The JACI baseline index (including the IG sub-index) is the most widely followed in Asian credit. However, its country and sector allocations are not necessarily the most efficient starting point for asset allocation. As a result, several variations that aim to tackle some of the biases in the traditional market-weighted index have become popular with investors in recent years. These include the JP Morgan JACI Diversified, as well as the JACI ESG (JESG JACI) index.

The JACI Diversified index mimics the JACI baseline index in terms of universe. However, it limits the weights of large countries by capping the amount of eligible debt outstanding, thereby reducing concentration risk. Meanwhile, the 2019 launch of the JACI ESG index incorporated environmental, social and governance (ESG) score integration, as well as positive screening (e.g., for green bonds) and exclusions for controversial sectors and UN Global Compact violators.

The key characteristics and differences between JACI IG, JACI Diversified IG and JESG JACI IG are summarised in figure 1 below.


FIG. 1 Characteristics of key Asian credit indices


US-dollar denominated debt in Asia ex-Japan markets, with a focus on sovereigns, quasi-sovereigns and financials. These three sub-sectors comprise around 67% of each index



JACI Diversified IG


China weight




Sovereign weight




Source: JP Morgan as at 8 April 2022.


Notable exclusions

The lower proportion of quasi-sovereigns, especially in the JESG JACI, results from index exclusion due to low ESG scores assigned by JP Morgan as the index provider. Among the excluded companies are large index constituents – primarily within the China IG state-owned enterprise (SOE) space, such as Sinopec, CNOOC Ltd and ICBC2. In the non-SOE space, it is noteworthy that several large technology issuers such as Alibaba2 (A1/A+) are also excluded. Exclusions such as this result in a lower weight to the technology, media and telecoms (TMT) sector in the JESG JACI Index.


FIG. 2 Breakdown by country and sector of the key Asian credit indices

Asia Credit #5 - FIG 1 - A growing opportunity-01.svg
Source: LOIM, Bloomberg, JP Morgan Indices. April 2022.


An attractive destination for global capital

As we have highlighted in this series of articles, Asian IG credit offers high-quality opportunities which make the asset class an attractive opportunity for global investors. Specifically, Asian IG credit provides the following unique advantages:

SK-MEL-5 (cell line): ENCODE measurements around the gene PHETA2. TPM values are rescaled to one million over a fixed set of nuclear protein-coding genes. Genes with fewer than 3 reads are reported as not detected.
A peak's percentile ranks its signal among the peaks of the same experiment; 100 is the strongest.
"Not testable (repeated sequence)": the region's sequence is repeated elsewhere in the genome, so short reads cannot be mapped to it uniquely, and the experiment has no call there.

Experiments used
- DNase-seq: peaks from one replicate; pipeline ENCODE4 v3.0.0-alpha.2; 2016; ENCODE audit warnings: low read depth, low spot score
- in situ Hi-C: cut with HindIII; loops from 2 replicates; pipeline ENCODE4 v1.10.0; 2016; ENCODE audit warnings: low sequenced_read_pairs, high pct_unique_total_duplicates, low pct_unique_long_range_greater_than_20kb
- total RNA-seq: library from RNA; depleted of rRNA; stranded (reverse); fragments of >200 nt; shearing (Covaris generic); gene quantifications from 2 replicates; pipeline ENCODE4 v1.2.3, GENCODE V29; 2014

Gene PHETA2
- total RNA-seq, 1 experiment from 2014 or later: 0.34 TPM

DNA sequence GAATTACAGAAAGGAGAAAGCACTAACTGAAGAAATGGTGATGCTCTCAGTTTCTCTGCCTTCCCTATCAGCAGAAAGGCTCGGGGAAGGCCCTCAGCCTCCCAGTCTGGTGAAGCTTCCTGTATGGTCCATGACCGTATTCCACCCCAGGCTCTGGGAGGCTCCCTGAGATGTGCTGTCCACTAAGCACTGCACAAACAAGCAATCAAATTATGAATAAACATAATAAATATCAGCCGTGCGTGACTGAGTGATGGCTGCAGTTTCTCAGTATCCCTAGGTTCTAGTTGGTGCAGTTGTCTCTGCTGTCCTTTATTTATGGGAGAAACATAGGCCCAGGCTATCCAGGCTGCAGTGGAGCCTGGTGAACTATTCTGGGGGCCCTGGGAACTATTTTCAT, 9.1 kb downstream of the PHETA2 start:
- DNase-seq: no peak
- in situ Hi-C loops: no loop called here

1. Growing market size: Asian credit is predominantly an IG asset class and is the largest and fastest growing component of EM corporate IG credit
  2. Strong demand and ample liquidity: A local and global investor base, with growing local demand and increasing foreign participation
  3. Portfolio diversification: Asian IG credit provides diversification benefits through:
    a. Shorter duration compared to developed market credit
    b.Sector diversification versus global IG credit
    c.Stronger credit fundamentals compared to US IG credit
  4. Asia's structural macro superiority over the broad EM universe: Traditional EM sovereign hard-currency index strategies no longer accurately reflect the opportunity set, owing to Russia's exclusion. Investors face an increasingly bar-belled universe with structurally challenged parts of the EM market going forward.

Given these advantages, we believe the asset class constitutes an appealing complement to a wider global IG credit allocation. As such, it will continue to grow in importance as an attractive destination for core credit allocations in an increasingly challenging global fixed income environment.


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1 This insight uses the term “Asian credit” to refer to debt issued by Asian borrowers in hard currency.

2 Any reference to a specific company or fund does not constitute a recommendation to buy, sell, hold or directly invest in the company or funds. It should not be assumed that the recommendations made in the future will be profitable or will equal the performance of the funds discussed in this document.

3  Source: JP Morgan. As at 13 August 2021.